Zhdanov A, Hendler T, Ungerleider L, Intrator N - Comput Intell Neurosci (2007)

(a) Temporal stabilityof the best separating timeslice as a function of regularization parameter forsubject JMB. The upper plot shows the accuracy of the classifier as a functionof timeslice and regularization parameter. The accuracy is denoted by the coloraccording to the colorbar above the plot. Timeslice yielding maximum accuracyfor each value of the regularization parameter is marked by a black dot. Thelower part of the plot shows the best (over all timeslices) error plottedagainst the regularization parameter using the same timescale as the upper part.(b) Same as (a) but for subject MKN.
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Related In: Results  -  Collection

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Show All Figures
getmorefigures.php?uid=PMC2266829&req=5

fig6: (a) Temporal stabilityof the best separating timeslice as a function of regularization parameter forsubject JMB. The upper plot shows the accuracy of the classifier as a functionof timeslice and regularization parameter. The accuracy is denoted by the coloraccording to the colorbar above the plot. Timeslice yielding maximum accuracyfor each value of the regularization parameter is marked by a black dot. Thelower part of the plot shows the best (over all timeslices) error plottedagainst the regularization parameter using the same timescale as the upper part.(b) Same as (a) but for subject MKN.
Mentions: Another item of particular interest is the temporalstructure of the signal and its relation to the regularization parameter. Wediscovered that the stability of the best separating timeslice as a function ofregularization and classifier performance as a function of regularization areclosely related. The temporal location of the best separating timeslice tendsto be more stable for the λ values thatyield lower classification error (see Figure 6).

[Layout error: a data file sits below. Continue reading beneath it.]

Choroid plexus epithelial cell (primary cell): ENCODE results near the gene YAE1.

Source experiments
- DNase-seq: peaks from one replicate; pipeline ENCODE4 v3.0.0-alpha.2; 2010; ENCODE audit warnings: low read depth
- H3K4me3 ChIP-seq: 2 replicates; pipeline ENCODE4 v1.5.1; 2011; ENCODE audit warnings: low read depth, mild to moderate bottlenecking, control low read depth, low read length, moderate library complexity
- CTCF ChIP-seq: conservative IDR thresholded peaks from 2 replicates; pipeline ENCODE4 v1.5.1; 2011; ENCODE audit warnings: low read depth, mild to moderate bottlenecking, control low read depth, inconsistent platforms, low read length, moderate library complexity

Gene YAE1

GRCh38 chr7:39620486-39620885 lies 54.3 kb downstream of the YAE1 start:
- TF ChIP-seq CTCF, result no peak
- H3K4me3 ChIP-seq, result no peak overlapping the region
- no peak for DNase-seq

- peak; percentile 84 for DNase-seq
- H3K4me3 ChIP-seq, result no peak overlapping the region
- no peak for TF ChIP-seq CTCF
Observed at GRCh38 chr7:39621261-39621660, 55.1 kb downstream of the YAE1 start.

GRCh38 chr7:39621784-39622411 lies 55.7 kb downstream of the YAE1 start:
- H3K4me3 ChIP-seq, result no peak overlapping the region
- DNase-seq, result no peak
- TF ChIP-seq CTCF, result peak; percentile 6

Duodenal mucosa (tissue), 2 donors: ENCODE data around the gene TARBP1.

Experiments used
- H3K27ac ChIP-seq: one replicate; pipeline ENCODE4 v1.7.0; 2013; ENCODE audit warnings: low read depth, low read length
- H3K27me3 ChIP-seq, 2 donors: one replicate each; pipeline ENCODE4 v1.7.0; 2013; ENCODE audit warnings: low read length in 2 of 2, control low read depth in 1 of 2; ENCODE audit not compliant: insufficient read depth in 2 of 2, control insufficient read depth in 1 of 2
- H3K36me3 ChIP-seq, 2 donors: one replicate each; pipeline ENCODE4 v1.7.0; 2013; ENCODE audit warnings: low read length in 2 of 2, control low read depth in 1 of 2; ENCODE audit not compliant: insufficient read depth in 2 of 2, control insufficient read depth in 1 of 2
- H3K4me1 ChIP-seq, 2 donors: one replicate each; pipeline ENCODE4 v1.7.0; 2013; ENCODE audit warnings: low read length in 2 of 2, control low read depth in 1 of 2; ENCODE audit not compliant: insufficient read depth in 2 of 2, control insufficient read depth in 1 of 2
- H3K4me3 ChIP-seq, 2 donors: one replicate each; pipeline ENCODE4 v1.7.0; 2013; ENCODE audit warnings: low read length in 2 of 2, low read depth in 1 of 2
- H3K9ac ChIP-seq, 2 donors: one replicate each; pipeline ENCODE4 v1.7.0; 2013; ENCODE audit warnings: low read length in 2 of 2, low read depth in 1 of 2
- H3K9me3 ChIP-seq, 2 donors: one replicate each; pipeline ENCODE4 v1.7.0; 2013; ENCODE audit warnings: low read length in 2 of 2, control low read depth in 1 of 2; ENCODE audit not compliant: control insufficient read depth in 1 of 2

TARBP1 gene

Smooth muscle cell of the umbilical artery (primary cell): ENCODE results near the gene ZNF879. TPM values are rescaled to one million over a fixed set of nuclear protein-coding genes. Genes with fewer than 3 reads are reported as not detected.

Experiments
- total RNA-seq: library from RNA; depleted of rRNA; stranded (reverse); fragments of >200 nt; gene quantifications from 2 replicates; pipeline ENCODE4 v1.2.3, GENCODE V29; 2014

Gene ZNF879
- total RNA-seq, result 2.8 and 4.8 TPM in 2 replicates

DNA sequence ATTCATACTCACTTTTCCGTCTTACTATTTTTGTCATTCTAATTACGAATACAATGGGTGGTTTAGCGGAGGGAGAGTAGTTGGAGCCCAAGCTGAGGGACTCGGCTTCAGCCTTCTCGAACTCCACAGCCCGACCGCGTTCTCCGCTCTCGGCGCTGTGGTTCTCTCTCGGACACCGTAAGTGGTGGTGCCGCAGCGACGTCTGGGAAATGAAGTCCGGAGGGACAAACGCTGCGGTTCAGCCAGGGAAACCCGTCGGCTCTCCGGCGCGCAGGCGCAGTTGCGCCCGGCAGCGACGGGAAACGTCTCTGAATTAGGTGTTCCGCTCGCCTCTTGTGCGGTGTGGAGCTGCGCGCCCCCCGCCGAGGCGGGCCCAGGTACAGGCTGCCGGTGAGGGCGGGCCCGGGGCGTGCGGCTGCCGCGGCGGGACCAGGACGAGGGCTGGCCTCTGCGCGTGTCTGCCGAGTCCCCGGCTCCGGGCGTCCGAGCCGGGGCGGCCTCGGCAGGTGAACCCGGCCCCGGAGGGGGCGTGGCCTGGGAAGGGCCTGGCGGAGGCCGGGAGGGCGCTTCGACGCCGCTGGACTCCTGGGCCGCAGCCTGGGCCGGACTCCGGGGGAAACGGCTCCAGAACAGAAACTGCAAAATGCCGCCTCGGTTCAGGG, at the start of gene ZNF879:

Bottom Line: We approach the problem from a machine learning perspective, by constructing a classifier from a set of labeled signal examples.We propose a framework that focuses on temporal evolution of regularized classifiers, with cross-validation for optimal regularization parameter at each time frame.We demonstrate the inference obtained by this method on MEG data recorded from 10 subjects in a simple visual classification experiment, and provide comparison to the classical nonregularized approach.

View Article: PubMed Central - PubMed

Affiliation: Functional Brain Imaging Unit, Tel Aviv Sourasky Medical Center, 6 Weizmann Street, Tel Aviv 64239, Israel. zhdanova@post.tau.ac.il

ABSTRACT
We present a framework for inferring functional brain state from electrophysiological (MEG or EEG) brain signals. Our approach is adapted to the needs of functional brain imaging rather than EEG-based brain-computer interface (BCI). This choice leads to a different set of requirements, in particular to the demand for more robust inference methods and more sophisticated model validation techniques. We approach the problem from a machine learning perspective, by constructing a classifier from a set of labeled signal examples. We propose a framework that focuses on temporal evolution of regularized classifiers, with cross-validation for optimal regularization parameter at each time frame. We demonstrate the inference obtained by this method on MEG data recorded from 10 subjects in a simple visual classification experiment, and provide comparison to the classical nonregularized approach.

No MeSH data available.